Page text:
Mother had a varied career…featuring a haunted castle, doodlebugs chasing her down the road, being shot at by a returning German pilot, making radios for the Dutch and French resistance and keeping well clear of trainee tank drivers who couldn’t judge the width of their vehicles…

          Best days of her life.

          L>eave? Scum of the earth who refuse to drink EU wine…

          1. Or can’t speak French, Italian, German, Portuguese, Spanish (well I can still count in all those and order food and drink). Or don’t wish to holiday in Normandy, Brittany, Provence, Tuscany, Andalucía. Hell! My holiday home!
            In my health service life, the best days were the adversity under Thatcher. Everything was tame afterwards. Hardly compares with your mother’s life but trundling along isn’t quite the same.

          2. Yes, Thatcher enlivened my working life too…
            The vilification of people who just did not want to do as they were told by their masters and their hangers on astounds me…though I suppose it shouldn’t.

  2. What a tremendous post and you have an amazing mother. I had to laugh as she certainly has a mind of her own and being 100 gives her the right more than ever. Bet she was great at blowing up tanks LOL. Thanks for sharing her story with us. Diane

  3. You poor lass, striving for others all over the world and going home to find another waif in your seat!
    I could look up names for you if you passed them on, I would see if the Yank could be traced also.
    The cathedral has been very good to your mum, and all those places she remembers that have not changed much, super. I hope she has written down all her memories so you can publish them one day…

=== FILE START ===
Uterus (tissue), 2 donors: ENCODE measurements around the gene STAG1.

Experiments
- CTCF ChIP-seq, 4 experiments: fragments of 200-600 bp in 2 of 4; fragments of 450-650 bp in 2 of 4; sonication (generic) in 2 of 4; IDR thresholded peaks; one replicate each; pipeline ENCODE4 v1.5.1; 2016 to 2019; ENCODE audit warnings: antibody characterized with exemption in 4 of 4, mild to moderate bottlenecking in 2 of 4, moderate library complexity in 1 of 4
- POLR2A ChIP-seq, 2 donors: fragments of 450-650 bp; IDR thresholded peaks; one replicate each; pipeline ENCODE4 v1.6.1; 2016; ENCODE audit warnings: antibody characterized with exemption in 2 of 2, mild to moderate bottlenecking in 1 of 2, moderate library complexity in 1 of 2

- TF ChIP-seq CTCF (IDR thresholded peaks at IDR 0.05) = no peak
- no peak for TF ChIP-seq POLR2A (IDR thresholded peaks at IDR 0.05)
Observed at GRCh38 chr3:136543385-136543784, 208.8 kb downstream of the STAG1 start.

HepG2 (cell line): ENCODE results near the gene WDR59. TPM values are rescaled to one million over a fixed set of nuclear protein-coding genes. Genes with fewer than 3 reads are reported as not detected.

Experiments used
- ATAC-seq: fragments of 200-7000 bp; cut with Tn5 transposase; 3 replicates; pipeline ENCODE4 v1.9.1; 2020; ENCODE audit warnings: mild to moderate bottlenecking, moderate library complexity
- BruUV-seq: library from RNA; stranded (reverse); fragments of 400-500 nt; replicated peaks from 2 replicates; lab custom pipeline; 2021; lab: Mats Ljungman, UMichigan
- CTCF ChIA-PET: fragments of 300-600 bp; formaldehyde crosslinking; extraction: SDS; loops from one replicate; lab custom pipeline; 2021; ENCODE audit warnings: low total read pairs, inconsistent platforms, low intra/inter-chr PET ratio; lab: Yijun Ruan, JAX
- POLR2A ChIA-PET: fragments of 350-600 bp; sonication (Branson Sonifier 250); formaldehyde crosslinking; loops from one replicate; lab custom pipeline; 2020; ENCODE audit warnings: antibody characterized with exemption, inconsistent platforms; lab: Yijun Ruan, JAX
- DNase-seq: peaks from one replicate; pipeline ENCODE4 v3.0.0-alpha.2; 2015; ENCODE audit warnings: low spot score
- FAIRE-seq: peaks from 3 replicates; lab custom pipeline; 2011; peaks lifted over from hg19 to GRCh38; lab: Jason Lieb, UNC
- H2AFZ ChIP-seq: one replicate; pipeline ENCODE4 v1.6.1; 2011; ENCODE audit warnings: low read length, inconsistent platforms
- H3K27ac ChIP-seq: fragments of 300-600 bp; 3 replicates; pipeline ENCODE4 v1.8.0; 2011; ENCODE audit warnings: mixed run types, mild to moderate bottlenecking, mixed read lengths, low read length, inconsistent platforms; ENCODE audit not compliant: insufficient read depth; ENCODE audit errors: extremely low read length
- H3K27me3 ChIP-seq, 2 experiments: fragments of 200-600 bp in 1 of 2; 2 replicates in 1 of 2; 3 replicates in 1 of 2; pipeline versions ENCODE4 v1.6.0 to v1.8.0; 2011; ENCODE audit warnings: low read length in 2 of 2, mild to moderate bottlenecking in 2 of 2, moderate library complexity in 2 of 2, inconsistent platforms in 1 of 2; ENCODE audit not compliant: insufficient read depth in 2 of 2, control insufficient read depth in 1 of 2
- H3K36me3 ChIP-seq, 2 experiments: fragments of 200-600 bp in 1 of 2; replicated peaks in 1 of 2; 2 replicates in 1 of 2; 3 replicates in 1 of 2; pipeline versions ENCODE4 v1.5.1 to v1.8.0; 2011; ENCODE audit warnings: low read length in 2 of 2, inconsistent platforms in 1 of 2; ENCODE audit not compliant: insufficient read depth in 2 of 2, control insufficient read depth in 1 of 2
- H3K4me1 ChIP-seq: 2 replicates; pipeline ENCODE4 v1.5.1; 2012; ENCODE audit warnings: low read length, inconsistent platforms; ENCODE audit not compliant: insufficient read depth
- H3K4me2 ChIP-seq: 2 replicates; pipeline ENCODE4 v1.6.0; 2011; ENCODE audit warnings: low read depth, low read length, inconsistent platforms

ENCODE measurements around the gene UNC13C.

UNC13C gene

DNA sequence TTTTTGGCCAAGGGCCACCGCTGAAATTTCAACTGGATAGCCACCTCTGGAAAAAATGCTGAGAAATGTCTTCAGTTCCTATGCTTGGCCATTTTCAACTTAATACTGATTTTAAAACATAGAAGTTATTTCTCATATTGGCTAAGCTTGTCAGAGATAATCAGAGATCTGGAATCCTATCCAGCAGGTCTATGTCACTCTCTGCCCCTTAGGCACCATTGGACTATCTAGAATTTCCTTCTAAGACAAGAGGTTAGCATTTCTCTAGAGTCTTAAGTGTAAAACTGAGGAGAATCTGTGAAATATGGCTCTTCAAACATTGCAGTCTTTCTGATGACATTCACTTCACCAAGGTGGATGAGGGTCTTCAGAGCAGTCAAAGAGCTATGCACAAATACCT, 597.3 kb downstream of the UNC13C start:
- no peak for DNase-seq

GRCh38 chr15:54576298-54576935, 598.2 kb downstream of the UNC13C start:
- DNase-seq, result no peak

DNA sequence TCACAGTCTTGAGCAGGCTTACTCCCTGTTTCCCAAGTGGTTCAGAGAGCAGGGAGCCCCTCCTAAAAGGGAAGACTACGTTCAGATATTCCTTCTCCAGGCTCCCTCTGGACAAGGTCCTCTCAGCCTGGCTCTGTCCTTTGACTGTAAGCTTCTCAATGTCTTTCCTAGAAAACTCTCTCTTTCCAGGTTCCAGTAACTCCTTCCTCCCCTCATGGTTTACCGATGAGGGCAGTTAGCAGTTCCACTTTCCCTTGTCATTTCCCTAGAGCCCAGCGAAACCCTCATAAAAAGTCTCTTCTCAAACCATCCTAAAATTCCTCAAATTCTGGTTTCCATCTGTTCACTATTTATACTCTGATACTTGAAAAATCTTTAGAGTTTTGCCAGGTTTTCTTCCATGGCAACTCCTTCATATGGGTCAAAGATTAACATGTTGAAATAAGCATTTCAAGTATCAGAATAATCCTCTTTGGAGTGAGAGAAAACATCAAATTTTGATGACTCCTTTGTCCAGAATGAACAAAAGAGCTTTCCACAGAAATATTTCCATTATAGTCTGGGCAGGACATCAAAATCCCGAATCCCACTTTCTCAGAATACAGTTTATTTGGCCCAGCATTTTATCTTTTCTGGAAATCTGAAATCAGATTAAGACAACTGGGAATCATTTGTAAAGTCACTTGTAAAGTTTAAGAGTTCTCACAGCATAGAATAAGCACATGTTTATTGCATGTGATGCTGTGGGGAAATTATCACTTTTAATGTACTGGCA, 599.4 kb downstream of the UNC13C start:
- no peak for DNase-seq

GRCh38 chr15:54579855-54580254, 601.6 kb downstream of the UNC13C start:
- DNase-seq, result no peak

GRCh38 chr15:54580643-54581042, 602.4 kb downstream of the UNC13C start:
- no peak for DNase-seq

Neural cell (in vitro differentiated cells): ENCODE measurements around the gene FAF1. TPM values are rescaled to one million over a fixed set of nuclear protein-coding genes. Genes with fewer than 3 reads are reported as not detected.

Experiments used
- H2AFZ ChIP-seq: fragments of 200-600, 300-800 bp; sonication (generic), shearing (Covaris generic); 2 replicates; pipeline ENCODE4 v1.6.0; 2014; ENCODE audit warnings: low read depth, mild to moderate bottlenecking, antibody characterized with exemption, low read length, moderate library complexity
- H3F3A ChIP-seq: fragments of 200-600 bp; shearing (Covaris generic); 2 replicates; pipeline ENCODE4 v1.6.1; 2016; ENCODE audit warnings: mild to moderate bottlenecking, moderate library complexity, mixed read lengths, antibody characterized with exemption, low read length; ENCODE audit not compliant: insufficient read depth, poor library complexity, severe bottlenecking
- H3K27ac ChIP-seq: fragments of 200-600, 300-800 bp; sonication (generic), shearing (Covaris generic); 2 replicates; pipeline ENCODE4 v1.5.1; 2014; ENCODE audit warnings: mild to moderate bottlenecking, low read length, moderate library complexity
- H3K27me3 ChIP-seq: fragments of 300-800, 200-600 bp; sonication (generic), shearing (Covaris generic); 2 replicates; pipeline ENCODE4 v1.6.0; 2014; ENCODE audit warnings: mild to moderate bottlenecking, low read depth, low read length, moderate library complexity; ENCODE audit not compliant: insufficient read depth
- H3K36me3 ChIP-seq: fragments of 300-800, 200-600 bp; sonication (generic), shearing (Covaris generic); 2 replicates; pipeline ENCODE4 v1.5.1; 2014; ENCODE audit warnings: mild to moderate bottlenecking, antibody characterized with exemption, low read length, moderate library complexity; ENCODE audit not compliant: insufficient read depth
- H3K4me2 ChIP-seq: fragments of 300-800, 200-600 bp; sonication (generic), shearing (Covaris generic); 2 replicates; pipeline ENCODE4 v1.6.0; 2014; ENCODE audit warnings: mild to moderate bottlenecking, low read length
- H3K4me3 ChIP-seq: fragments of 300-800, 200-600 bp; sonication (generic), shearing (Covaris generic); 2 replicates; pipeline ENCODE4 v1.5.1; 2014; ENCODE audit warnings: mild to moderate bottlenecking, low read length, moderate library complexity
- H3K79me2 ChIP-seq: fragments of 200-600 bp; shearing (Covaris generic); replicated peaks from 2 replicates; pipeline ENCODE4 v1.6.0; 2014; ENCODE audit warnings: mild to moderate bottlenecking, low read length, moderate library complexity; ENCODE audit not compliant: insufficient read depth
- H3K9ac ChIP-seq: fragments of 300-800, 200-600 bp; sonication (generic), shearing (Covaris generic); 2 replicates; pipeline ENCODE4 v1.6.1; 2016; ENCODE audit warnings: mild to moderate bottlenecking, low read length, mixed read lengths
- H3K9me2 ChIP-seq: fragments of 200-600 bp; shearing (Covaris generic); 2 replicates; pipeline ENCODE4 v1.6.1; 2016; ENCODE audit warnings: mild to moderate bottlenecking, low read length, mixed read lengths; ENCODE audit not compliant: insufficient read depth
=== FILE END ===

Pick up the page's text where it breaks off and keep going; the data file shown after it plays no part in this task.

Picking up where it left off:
1. How did you know that the waif had taken my favourite chair! I suppose it was inevitable, though…

      She traced all the names she wanted from her Winchester days…I know that the American was called Alexander Grant and I could see if she remembered his regiment…many thanks!

      People were absolutely super….nothing too much trouble – down to changing the loo roll!

      Mother’s memoirs would be quite something…pre war, wartime and post: she remembers post war helping out at a mother and baby clinic where one baby was brought in wrapped up in sheets of brown paper to preserve the goose grease with which he had been slathered ‘for the winter’…

      1. Just had a quick look and it is harder than I thought. I have however found possible enlistment details for 17 of that name. It’s a start.
        Too ate to do more, any other info would help.

  4. Whimsy, raw courage, practicality and a good salting of humour. Seems to me that’s the basic recipe that gets us through just about any trauma.
    Your mother and the many like her are made of The Right Stuff.

  5. Even as children they seemed so removed from us, superior, distant. I, too, discovered the unconditional love, later. My mother was born in 1918 and worked alongside her father and another skilled tradesman, producing time recording machines for the US Army. I still have the bill of sale for the fine metal lathe the Army purchased for him to use. But my mother was more meek; I hear my grandmother in your mother. My grandmother could “out general,” as you said, any man she encountered. Then, she was the one who lived to be one hundred. A glass to the greatest generation.